Recent Publications
COAPS authors are in bold.
Ali, M. M., M. A. Bourassa, S. A. Bhowmick, R. Sharma and K. Niharika , 2015: Retrieval of wind stress at the ocean surface from AltiKa measurements. J. Geophys. Res. (accepted)

Buijsman, M.C., J.K. Ansong, B.K. Arbic, J.G. Richman, J.F. Shriver, P.G. Timko, A.J. Wallcraft, C.B. Whalen, and Z. Zhao, 2016:  Impact of parameterized internal wave drag on the semidiurnal energy balance in a global ocean circulation model. Journal of Physical Oceanography, Early online edition, February 2016. DOI: 10.1175/JPO-D-15-0074.1
Cammarano, D., D. Zierden, L. Stefanova, S. Asseng, J.J. O'Brien, J.W. Jones, 2016: Using historical climate observations to understand future climate change crop yield impacts in the Southeastern US, Climate Change, 134(1), pp. 311-326.  doi:10.1007/s10584-015-1497-9. (accepted).

Gonçalves, R.C., M. Iskandarani, A. Srinivasan, W.C. Thacker, E. Chassignet, and O.M. Knio, 2016: A framework to quantify uncertainty in simulations of oil transport in the ocean. J. Geophys. Res. Oceans. Accepted Author Manuscript. DOI:10.1002/2015JC011311

Groene, D., and V. Misra, 2016: Characterization of the Rainy Season of Mesoamerica, American Meteorological Society, (accepted).

Ilıcak, M. et al. (includes A. Bozec, E. Chassignet and J. Lue), 2016: An assessment of the Arctic Ocean in a suite of interannual CORE-II simulations. Part III: Hydrography and fluxes. Ocean Modelling, Volume 100, April 2016, Pages 141-161, ISSN 1463-5003, DOI: 10.1016/j.ocemod.2016.02.004. 

Kipkogei, O.A. Bhardwaj, V. Kumar, L.A. Ogallo, F.J. Opijah, J.N. Mutemi, and T.N. Krishnamurti, 2016:  Improving multimodel medium range forecasts over the Greater Horn of Africa using the FSU superensemble. Meteorology and Atmospheric Physics, 19 January 2016, p. 1-11. DOI: 10.1007/s00703-015-0430-0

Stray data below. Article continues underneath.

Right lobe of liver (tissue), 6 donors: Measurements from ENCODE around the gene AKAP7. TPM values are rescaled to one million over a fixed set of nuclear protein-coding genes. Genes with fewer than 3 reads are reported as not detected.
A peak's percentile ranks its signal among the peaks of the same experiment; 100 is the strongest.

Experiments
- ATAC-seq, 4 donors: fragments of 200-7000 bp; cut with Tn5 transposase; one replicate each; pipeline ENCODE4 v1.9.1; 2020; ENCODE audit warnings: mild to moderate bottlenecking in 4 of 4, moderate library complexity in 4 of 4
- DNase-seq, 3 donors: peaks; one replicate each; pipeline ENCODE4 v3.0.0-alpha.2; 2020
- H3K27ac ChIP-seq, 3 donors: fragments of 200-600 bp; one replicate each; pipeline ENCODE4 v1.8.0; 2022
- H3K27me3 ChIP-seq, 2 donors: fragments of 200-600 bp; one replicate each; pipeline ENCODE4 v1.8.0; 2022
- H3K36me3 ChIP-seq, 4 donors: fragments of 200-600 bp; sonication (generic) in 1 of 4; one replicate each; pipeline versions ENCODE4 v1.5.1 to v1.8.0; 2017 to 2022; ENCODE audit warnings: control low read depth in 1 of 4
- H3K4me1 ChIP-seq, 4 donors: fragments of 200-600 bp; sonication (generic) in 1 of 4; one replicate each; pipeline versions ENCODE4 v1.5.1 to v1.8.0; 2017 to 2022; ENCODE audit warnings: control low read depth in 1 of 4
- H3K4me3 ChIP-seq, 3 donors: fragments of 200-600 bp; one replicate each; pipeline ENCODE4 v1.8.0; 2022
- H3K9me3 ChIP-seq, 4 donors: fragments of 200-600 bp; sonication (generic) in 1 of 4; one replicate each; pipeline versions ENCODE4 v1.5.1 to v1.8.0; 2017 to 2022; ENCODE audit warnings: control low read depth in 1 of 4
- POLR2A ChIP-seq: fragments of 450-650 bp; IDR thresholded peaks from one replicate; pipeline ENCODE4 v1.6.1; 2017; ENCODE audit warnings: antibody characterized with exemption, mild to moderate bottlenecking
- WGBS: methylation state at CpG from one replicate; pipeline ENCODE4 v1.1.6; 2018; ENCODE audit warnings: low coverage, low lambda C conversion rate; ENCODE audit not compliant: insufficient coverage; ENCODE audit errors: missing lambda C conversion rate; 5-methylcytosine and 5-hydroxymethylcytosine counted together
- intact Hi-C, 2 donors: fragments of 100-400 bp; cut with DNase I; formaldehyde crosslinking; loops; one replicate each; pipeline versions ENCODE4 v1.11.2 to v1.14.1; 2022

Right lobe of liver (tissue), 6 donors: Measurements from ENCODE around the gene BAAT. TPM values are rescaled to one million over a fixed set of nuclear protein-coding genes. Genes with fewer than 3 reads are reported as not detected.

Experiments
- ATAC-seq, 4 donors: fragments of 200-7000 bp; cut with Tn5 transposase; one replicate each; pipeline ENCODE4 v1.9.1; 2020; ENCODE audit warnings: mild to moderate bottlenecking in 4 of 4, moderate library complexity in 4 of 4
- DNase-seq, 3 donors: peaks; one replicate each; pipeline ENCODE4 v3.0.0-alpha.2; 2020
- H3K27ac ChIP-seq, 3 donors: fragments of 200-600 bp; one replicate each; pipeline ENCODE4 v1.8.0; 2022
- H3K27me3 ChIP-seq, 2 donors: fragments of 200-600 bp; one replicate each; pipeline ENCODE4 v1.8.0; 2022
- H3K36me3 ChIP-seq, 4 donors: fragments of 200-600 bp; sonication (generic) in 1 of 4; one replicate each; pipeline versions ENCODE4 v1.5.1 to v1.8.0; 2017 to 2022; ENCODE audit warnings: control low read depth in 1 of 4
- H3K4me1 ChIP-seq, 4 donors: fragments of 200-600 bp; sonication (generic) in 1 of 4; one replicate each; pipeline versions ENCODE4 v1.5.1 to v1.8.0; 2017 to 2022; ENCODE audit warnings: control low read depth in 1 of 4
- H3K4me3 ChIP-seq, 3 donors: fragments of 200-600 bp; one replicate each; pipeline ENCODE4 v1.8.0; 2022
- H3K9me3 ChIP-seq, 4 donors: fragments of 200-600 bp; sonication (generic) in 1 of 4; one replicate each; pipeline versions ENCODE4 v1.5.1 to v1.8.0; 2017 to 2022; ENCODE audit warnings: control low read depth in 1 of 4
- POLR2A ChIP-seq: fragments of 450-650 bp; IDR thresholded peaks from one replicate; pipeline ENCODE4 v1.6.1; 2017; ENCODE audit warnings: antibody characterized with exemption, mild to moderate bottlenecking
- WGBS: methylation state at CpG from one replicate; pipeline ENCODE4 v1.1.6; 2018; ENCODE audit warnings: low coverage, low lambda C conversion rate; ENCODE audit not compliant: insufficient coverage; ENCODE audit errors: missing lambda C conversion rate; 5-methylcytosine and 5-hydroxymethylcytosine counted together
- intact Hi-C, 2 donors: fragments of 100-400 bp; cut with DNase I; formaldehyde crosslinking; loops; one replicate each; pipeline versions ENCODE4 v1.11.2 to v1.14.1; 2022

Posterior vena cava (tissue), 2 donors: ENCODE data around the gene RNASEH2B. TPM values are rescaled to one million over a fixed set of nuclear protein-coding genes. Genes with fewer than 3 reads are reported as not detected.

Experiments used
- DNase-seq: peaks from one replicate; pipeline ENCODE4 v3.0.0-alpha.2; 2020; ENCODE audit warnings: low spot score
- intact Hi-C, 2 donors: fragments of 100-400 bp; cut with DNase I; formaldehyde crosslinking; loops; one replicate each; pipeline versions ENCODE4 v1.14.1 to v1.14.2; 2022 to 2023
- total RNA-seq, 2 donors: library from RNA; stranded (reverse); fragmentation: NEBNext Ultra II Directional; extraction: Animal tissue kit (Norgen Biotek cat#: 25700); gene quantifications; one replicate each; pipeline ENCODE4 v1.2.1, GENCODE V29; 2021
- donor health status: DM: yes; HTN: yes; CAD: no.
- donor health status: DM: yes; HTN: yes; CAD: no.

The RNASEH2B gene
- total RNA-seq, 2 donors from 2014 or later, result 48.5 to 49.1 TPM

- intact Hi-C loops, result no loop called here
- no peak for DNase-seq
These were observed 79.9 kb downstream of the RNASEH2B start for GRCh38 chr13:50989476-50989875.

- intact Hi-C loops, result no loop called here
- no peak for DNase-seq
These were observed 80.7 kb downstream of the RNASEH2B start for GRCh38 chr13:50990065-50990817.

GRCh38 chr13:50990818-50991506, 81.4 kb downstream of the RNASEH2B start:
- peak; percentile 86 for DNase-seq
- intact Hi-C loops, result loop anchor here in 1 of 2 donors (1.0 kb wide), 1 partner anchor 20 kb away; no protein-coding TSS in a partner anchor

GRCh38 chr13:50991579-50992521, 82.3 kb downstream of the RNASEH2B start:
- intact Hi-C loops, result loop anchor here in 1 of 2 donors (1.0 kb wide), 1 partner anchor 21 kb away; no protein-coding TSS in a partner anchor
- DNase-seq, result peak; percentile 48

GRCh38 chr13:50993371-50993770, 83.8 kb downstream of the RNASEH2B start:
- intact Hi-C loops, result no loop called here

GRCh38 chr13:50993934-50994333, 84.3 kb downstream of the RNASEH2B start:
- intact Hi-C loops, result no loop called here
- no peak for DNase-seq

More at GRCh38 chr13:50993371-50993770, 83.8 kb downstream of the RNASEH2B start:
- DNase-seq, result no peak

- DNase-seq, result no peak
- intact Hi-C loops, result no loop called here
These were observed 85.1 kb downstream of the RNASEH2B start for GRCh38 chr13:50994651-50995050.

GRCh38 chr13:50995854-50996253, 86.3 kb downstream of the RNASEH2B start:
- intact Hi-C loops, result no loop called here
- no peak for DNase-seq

Liu, J., D. Feld, Y. Xue, J. Garcke, T. Soddeman, P. Pan, 2016

Misra, V., D. Groenen, A. Bharadwaj, and A. Mishra, 2016: The warm pool variability of the tropical northeast Pacific. Int. J. Climatol. DOI :10.1002/joc.4658

Nagamani, P.V., MM Ali, G.J. Goni, T.V.S. Udaya Bhaskar, J.P. McCreary, R.A. Weller, M. Rajeevan, V.V.G. Krishna, J.C. Pezzullo, 2016: Heat Content of the Arabian Sea Mini Warm Pool is Increasing, Atmospheric Science Letters, doi:10.1002/asl.596. (accepted).

Smith, S.R., K. Briggs, N. Lopez, and V. Kourafalou, 2016: Applying Automated Underway Ship Observations to Numerical Model EvaluationJ. Atmos. Oceanic Technol., 33, 409-428.

Smith, S. R., N. Lopez, and M. A. Bourassa, 2016: SAMOS air-sea fluxes: 2005-2014. Geoscience Data Journal,  in press.

Wu, Z., J. Feng, and Z. Tan, 2016: Fast multidimensional ensemble empirical mode decomposition for the analysis of big spatio-temporal datasets. Philosophical Transactions of the Royal Society of London, March 2016. DOI: 10.1098/rsta.2015.0197.

Zhao, X., C. Zhou, W. Zhao, J. Tian, and X. Xu, 2016: Deepwater overflow observed by three bottom-anchored moorings in the Bashi Channel, Deep Sea Research Part I: Oceanographic Research Papers, Volume 110, April 2016, Pages 65-74, ISSN 0967-0637,

Zheng, Y., M. A. Bourassa, M. M. Ali, and T. N. Krishnamurti, 2016: Distinctive Features of Rainfall over the Indian Homogeneous Rainfall Regions Between Strong and Weak Indian Summer Monsoons. J. Geophys. Res., (accepted)

Zheng, Y., M. M. Ali, and M. A. Bourassa, 2016: Contribution of Monthly and Regional Rainfall to the Strength of Indian Summer Monsoon. Monthly Weather Review (accepted).